The Trinity and Multidimensional Mathematics

Not long ago I had a discussion with someone about the Trinity. He explained that he couldn’t accept it because no one had explained the Trinity to him in a manner that made sense. Now it is never a good reason to reject something simply because we don’t understand it. In this way we might end up rejecting a great many things that are true on account of our dullness. However, this man’s objection points to one of the Trinity’s greatest difficulties, its explanation.

The problem is really unavoidable. If a supreme, all-powerful God exists, his mode of being will be on a level far beyond our own. Whenever we talk about God we must, in a sense, bring him down to our level. We can only describe him in terms of human language, no matter how inadequate human language is at times. Most often this doesn’t cause any noticeable difficulty. We call God good even if, on reflection, we would be forced to admit that our idea of goodness is only a vague shadow of the Good. Are humans even capable of imagining perfect goodness, completely untainted by evil? The problem is more obvious when we describe God as fully merciful and fully just; two attributes which appear to conflict. Theologians throughout the ages have done excellent work in pointing to the Cross of Christ as the means by which God reconciles the two. A whole other set of problems arise when we attempt to describe God’s Triunity.

The Trinity exposes the distance between our mode of existence and God’s. There is nothing inherently impossible with three co-equal persons existing simultaneous in one being when the life of that being is of a higher order than our own. We, however, have nothing like it in the physical world. Any attempt to express a reality greater than our own in human terms is like being asked to capture the vibrant colors of a sunset with nothing more than a No. 2 pencil and a single sheet of paper. We immediately cry that our instruments are insufficient.

An example of a similar difficulty is found in the task of describing four dimensional objects. Take a tesseract for example. Besides the name for a comic-book stone, it is a four dimensional figure that is related to a cube in the same way that a cube is related to a square. Squares are two-dimensional objects. When extended into another dimension they become cubes. Tesseracts are cubes extended into another dimension. Thus a square is made of four lines, a cube of six squares, and a tesseract of eight cubes. Mathematicians attempting to make models of tesseract must always come up short of the real thing.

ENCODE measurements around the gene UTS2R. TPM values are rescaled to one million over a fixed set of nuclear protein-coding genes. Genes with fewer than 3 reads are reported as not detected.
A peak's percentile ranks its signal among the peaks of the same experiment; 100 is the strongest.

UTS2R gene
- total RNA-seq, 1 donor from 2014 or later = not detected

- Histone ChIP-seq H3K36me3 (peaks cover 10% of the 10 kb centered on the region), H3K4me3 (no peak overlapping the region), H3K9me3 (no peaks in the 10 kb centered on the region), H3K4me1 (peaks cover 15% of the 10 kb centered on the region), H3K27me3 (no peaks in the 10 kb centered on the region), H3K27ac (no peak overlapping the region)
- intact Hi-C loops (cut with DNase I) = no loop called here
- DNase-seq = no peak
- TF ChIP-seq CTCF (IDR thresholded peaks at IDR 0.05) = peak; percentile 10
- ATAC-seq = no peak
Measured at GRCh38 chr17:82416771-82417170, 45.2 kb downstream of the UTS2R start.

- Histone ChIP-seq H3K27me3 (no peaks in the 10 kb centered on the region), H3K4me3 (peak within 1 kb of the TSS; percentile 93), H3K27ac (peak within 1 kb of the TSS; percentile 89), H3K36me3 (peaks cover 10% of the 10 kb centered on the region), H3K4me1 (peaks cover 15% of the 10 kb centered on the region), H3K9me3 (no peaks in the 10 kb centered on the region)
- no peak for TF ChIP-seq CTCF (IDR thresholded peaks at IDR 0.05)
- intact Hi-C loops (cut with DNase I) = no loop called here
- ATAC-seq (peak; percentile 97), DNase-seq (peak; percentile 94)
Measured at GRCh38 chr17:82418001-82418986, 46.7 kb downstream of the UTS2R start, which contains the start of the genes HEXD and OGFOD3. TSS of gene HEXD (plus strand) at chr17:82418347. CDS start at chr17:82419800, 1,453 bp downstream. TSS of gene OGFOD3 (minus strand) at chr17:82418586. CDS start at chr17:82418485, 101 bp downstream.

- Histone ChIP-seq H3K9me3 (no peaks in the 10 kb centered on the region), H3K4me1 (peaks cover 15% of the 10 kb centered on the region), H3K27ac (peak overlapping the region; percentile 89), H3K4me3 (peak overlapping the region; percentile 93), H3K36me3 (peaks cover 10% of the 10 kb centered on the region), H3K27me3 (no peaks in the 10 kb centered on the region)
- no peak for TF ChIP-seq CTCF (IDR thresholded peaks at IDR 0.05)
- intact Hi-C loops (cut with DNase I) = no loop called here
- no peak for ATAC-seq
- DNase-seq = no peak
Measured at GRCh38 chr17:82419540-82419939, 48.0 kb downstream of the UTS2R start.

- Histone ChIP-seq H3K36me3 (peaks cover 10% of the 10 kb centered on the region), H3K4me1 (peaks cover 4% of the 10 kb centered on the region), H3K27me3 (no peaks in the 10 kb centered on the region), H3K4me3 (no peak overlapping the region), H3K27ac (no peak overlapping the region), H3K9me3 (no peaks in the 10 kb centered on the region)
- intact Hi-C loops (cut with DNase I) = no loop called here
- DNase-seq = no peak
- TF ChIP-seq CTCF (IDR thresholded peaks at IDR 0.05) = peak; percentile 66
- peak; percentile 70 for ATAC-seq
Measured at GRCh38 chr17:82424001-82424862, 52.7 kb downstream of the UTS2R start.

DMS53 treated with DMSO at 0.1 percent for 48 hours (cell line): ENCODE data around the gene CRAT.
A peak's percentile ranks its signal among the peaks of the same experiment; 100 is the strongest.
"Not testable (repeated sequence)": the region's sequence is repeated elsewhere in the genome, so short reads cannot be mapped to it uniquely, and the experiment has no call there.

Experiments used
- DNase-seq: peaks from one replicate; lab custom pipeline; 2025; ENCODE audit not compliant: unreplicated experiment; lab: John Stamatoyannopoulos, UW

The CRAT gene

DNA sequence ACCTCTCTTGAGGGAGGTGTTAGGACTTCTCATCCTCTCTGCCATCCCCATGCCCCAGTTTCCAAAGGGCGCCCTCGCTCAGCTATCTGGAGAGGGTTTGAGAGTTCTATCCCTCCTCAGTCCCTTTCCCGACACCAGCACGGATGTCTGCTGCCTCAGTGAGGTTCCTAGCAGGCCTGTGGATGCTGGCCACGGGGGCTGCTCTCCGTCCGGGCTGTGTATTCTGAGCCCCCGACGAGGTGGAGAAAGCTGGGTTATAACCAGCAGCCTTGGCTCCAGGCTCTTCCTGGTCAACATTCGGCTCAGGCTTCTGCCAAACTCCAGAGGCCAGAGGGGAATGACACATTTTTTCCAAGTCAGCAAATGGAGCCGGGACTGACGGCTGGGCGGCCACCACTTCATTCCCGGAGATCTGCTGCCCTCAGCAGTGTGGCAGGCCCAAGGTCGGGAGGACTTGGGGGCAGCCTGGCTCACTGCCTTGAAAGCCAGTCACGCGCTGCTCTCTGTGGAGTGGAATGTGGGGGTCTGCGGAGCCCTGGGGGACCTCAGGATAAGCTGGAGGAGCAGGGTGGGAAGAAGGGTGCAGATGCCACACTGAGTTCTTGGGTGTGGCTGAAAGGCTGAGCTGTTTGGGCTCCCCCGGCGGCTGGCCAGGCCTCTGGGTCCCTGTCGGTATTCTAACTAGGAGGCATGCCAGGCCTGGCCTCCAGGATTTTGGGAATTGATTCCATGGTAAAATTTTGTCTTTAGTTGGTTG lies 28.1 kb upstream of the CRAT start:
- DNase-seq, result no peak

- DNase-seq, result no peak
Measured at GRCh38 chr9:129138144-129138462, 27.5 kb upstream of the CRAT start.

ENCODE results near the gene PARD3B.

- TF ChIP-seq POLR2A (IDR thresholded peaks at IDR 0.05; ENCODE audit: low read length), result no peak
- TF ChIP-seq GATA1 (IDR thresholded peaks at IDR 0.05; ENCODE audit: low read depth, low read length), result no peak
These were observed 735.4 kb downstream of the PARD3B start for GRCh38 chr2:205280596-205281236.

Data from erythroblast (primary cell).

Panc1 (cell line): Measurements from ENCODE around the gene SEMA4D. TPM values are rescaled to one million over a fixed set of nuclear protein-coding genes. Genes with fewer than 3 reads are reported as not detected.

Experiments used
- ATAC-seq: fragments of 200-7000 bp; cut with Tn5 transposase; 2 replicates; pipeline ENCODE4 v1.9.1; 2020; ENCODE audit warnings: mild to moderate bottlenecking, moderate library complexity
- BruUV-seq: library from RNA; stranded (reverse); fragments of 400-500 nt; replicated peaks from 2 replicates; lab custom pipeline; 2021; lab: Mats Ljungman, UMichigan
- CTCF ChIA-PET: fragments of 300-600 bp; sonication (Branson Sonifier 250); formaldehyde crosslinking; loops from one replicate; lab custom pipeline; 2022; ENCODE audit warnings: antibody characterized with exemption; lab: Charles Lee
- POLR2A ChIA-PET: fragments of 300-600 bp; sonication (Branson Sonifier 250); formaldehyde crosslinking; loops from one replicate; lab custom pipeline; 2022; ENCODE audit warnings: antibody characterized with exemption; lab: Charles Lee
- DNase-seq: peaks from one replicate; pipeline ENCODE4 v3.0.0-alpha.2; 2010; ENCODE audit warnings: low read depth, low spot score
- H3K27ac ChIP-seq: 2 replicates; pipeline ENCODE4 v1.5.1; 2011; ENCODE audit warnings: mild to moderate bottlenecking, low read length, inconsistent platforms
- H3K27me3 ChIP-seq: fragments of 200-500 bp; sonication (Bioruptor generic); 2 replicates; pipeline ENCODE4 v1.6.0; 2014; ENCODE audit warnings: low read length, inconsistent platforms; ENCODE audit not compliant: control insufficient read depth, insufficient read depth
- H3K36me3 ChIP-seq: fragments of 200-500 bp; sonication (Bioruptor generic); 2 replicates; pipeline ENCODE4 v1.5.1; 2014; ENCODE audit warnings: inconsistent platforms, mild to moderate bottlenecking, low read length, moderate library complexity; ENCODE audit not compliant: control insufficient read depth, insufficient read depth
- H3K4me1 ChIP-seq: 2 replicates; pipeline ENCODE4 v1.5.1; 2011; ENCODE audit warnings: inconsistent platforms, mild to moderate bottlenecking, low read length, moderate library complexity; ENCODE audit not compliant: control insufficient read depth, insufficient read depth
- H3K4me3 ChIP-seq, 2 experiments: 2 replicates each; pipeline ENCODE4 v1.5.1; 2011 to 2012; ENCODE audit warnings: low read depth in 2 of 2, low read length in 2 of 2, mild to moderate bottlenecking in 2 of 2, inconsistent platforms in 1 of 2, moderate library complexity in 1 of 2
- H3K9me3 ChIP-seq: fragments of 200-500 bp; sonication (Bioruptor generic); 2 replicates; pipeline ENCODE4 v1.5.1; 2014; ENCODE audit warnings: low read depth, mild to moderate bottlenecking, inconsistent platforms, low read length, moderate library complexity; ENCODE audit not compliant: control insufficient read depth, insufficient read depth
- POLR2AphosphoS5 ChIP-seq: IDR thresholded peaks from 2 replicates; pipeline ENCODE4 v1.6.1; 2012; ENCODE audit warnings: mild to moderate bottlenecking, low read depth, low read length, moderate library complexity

Here is one model of a tesseract. It is in some ways hampered by being a two-dimensional image of a three-dimensional model of a four-dimensional object. The edges of a real tesseract would be of equal length as would all angles. The eight cubes which make up a tesseract are of equal size, not stretched or shrunk as here.

Theologians attempting to describe the Trinity face the same difficulty as a mathematician attempting to model a tesseract. Human reason cannot give an accurate description of the Trinity without paradox. However, it is a reasonable difficulty. Reason can point to where reason no longer works. Of course this does not prove that the Trinity or a tesseract exist. Rather reason shows that if some condition existed (a supreme God/a fourth-dimension) then such things (the Trinity/a tesseract) could reasonably exist.

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2 comments

  1. Aaron · October 5, 2015

    Nor is it ever a good idea to believe something simply because we don’t understand it. In this way we we might end up accepting a great many things that are untrue on account of our own dullness. Acceptance and compromise can cause much trouble. But, then again some things are extremely difficult to comprehend (eg. the Trinity/tesseract). That would leave us in a place of poor understanding and standing between black and white sides. I suppose that’s where faith arises?

    • Caleb · October 11, 2015

      Academics are really good at using overly complex and incomprehensible language. Whether they do this intentionally or not, the effect is that some things can sound credible which in plain language would clearly be nonsense. For that and other reasons you are right. We shouldn’t believe in something simply because we can’t understand it. “Simply” is the key word. When choosing to believe or not to believe, we need to draw on all our resources.

      I think faith arises in every area of knowing. Faith is trust in something or someone. 1+1=2 takes almost zero faith because it is self evident. Friendships, on the other hand, involve a lot of trust in someone. It is trust based on lived experience with a person and knowledge of him or her. You have good reasons to trust them, even if they can’t be simplified into formal logic. A lot of life and knowing depends on this kind of trust/faith. I tried to explore this in another post. Belief in the Trinity does take faith, but that doesn’t exclude reasons or “proofs” anymore than trust in a friend excludes reasons. It is not a matter of certainty vs. uncertainty, but whether you have enough cause to trust and to what degree.

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